Portugal's beleaguered government has been given vital respite after the country's international leaders agreed to delay a mandatory bailout review by one month.
The Troika - which comprises the European Commission, European Central Bank and International Monetary Fund - was initially due to start its eighth review of the Portuguese economy on 15 July, to assess whether the Lisbon government had implemented austerity measures agreed as part of its €78bn (£67bn, $102bn) rescue package.
However, according to a statement from the Portuguese Finance Ministry, the eighth review will now start at the end of August. It will effectively be rolled into the ninth appraisal, which begins in early September.
Portugal's political instability has drawn serious concern across the rest of the Eurozone, after a raft of ministerial resignations threatened to undermine the country's attempts to gain financial credibility.
At the beginning of May, Prime Minister Pedro Passos Coelho announced a set austerity measures to generate savings of about €4.8bn by 2015.
Two months later, foreign minister Paulo Portas resigned, only 24 hours after influential finance minister Vitor Gaspar quit his job.
Portas presented his 'irrevocable' resignation to Passos Coelho, after expressing his deep discontent with Gaspar's replacement Maria Luis Albuquerque.
"This delicate situation requires a great sense of responsibility from all political forces and leaders," said president of the European Commission José Manuel Barroso in a statement, only a day after the resignation.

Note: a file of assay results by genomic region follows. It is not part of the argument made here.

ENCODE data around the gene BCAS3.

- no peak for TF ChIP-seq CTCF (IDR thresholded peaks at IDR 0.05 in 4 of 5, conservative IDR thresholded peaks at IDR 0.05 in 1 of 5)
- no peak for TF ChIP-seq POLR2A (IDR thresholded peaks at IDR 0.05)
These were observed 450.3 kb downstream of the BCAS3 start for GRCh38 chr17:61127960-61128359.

"The political situation should be clarified as soon as possible. We trust that Portuguese democracy will deliver a solution ensuring that the sacrifices the Portuguese people have made until now will not have been in vain."
'Igniting a Time Bomb'
Portugal's political crisis deepened this week when President Anibal Cavaco Silva rejected a plan that could heal a government rift.
Instead, he proposed a cross-party agreement between the ruling coalition and opposition Socialists to guarantee wide support for his imposed austerity measures.
The move prompted sharp criticism in a country that has descended into its worst economic slump since the 1970s and the domestic media and analysts accused him of igniting a "time bomb" by also calling for early elections in 2014.
"The president of the republic decided to overcome the political stalemate between the parties in the ruling coalition by adding another problem to the one that already existed," said an editorial in the daily Portuguese newspaper Publico.
"He decided to take power."
Analysts at Espirito Santo Research said in a note that "after the turmoil of last week when it seemed a solution had been found, the announcement of the president comes as a surprise."